Two-point linkage analysis of the 25 feline X chromosome loci resulted in a single large linkage group with lod  3.00. Two of the X chromosome loci typed in this study (ARAF1 and F9) have been physically assigned to the cat X based on somatic cell-hybrid mapping (O'Brien et al. 1997a). In addition, all six of the microsatellites typed here exhibit an X-linked pattern of inheritance in the domestic cat X Asian leopard cat interspecies backcross pedigree (Menotti-Raymond et al. 1999). Two-point linkage analysis of the eight Y chromosome loci resulted in a single linkage group supported at a lod  8.0. All Y-linked markers produced a single male-specific allele in PCR tests of male (and not female) genomic DNAs, confirming the placement of this linkage group on the Y chromosome (see Methods).

Comparative Mapping of Human and Mouse X Chromosome Homologs

Ordering of loci in cat, human and mouse indicates considerable conservation of order over large stretches of the X chromosome (Fig. (Fig.1).1). Within the feline X chromosome, 10 markers could be ordered with a maximum likelihood ratio ≥1000:1 (Fig. (Fig.1).1). An additional three markers could be ordered with odds ≥100:1, with the remaining markers positioned based on criteria of maximum likelihood and minimum breaks (Fig. (Fig.1).1). The most striking observation is the absolute conservation of gene order between human and cat (Fig. (Fig.1).1). In contrast, the mouse genome can be broken into ~6 regions of synteny, whose arrangement has been shuffled relative to the cat-human gene order. However, within these blocks of synteny exists almost exclusive conservation of order for groups of three or more loci.

Figure 1
RH map of the domestic cat X chromosome and comparisons with human and mouse X chromosomes. Feline RH intermarker distances are expressed in centirays (cR5000), whereas human markers are labeled with their centiray positions on the RH framework (cR3000 ...

Comparative Mapping of Y Chromosome Homologs

Figure Figure22 shows comparison of cat RH, human physical (Lahn and Page 1997; Mazeyrat et al. 1998), and mouse physical (Mazeyrat et al. 1998) Y chromosome maps. On the cat Y, four of the eight loci were ordered with odds ≥1000:1, one additional locus at odds ≥100:1, and three additional loci in the most probable positions determined by maximum likelihood. Six of the seven loci shared between cat and human are in the same linear order on the chromosome, with the exception of SMCY. Comparison of order with the mouse Y is not straightforward given the Zfy duplication, though it seems clear some rearrangements would be required to convert the cat order to the mouse order.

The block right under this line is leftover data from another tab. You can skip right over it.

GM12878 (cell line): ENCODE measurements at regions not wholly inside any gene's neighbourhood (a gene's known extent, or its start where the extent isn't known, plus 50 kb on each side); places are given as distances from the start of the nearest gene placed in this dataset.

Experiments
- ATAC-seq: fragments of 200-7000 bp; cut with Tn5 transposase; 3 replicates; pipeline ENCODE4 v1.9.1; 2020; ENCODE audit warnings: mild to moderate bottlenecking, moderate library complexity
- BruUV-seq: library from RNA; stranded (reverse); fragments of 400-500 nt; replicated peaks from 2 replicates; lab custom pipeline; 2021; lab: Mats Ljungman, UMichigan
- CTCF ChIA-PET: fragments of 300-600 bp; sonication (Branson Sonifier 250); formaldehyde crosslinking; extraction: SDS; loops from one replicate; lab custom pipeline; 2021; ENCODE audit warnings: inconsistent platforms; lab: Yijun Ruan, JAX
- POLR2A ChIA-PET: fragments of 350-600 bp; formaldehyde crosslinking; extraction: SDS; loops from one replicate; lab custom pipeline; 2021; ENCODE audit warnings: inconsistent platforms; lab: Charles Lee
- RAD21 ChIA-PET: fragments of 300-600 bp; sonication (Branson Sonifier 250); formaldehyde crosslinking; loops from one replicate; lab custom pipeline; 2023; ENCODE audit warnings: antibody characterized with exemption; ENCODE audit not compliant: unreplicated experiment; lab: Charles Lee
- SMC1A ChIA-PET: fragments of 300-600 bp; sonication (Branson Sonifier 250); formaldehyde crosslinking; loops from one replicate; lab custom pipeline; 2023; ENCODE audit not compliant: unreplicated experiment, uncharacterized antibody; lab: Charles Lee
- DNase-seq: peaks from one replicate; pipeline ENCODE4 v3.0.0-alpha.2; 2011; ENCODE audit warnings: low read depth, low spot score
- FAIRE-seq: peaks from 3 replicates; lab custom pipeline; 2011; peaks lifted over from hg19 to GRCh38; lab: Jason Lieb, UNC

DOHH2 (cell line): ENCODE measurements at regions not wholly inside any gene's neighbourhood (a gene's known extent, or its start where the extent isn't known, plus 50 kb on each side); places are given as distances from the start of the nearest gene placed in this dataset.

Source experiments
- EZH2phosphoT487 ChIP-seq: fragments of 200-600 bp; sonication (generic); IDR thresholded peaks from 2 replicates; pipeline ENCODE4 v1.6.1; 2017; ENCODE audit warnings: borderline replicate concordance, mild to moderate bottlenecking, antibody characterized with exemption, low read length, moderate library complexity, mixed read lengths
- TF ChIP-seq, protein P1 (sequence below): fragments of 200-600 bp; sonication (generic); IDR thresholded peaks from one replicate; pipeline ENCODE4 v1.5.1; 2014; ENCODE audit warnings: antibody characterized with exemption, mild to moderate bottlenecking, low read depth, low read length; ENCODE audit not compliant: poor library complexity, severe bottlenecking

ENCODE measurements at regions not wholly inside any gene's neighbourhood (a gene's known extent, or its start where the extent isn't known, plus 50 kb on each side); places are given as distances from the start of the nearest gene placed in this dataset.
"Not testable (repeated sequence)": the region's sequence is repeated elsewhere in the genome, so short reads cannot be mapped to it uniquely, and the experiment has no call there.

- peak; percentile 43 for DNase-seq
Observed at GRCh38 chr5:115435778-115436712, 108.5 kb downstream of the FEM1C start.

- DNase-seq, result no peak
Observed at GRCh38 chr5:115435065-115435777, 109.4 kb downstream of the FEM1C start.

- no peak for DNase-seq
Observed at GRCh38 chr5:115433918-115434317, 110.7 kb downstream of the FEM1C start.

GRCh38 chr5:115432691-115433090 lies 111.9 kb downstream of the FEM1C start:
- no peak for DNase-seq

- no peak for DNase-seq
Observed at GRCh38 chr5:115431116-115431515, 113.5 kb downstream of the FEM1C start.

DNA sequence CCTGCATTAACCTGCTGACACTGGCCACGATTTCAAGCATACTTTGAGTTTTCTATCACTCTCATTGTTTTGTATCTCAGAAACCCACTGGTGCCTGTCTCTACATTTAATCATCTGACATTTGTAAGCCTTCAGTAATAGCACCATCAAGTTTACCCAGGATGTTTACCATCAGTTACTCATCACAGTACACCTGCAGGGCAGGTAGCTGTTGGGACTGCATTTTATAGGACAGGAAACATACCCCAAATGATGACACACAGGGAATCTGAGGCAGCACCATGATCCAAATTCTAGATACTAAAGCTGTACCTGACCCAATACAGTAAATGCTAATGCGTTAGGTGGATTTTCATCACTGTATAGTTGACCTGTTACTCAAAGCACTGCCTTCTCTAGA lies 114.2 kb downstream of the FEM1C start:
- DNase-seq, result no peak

Figure 2
RH map of the domestic cat Y chromosome and comparisons with human and mouse Y chromosome physical maps. RH intermarker distances for the cat RH map are expressed in centirays (cR5000). Markers ordered with odds ≥1000:1 are underlined and in bold-face, ...

In all three species, SRY is located at a terminal position with respect to remaining markers. In human SRY is telomeric, whereas in mouse it is centromeric. In cat we currently have no data on relative coverage or positions of this linkage group on the Y chromosome itself, which is submetacentric and covers ~2.3% of the feline genome (Cho et al. 1997; W. Nash, pers. comm.). However, the gradual increase in retention frequency from UTY (0.33) to SRY (0.46) is suggestive of SRY being centromeric, though additional confirmation is required.

Three loci, DFFRY, DBY, and UTY, show conserved syntenic order across the three species, the only example of such a physical constraint based on all Y genes examined to date. In mouse and human, these three loci are clustered within several hundred kilobases of each other (Mazeyrat et al. 1998). One cR5000 is roughly equivalent to 166 kb in the dog RH map, and similar values have been obtained for low-resolution human and mouse (Gyapay et al. 1996; McCarthy et al. 1997; McPherson et al. 1997; Schmitt et al. 1996) RH panels. Stewart et al. (1997) observed the centiray-to-kilobase ratio to be roughly half on the Y chromosome, likely because of the increased breakage frequency of the Y. If 1 cR5000 is estimated to 80 kb, then the physical distance spanned by these markers would be roughly 1 Mb, confirming a close physical relationship between the three genes in the cat as well.

Comparison to the Feline Interspecies Linkage Map

Seven feline X-linked microsatellites have been mapped to the X chromosome in a three-generation interspecies backcross between the domestic cat, F. catus, and the Asian leopard cat, Prionailurus bengalensis (Menotti-Raymond et al. 1999). Segregation analysis identified three linkage groups, one containing four loci (FCA674, FCA018, FCA145, and FCA651) and another group of two loci (FCA478 and FCA240), in addition to a singleton locus (FCA311). The order of these markers based on the RH map (Fig. (Fig.1)1) shows the above three groups of loci to be found in extreme and central regions of the RH map, consistent with their defining unlinked groups in the pedigree analysis (Menotti-Raymond et al. 1999).

One microsatellite marker, FCA145, was not placed on the RH map because it failed to give an optimal amplification signal in the hybrid panel. The locus order derived from the other three markers of that group (FCA651–FCA018–FCA674) is consistent with the genetic map (Menotti-Raymond et al. 1999). The spacing, however, is skewed between the two maps, with the interlocus RH distance between FCA651 and FCA018 being the largest on the RH map and the smallest on the genetic map. This anomaly is likely influenced by the proximity of these loci to the centromere. In the first instance, RH distances would be expanded because of an increased RF near the centromere resulting in an overestimation of the breakage probability. RF data confirm this, as FCA651 has the highest RF of all X markers (0.48). In contrast, recombination suppression near the centromere would result in shorter intermarker distances on the genetic map. Aside from this caveat, the mapping of the six microsatellites affirms precisely the previously reported linkage results (Menotti-Raymond et al. 1999).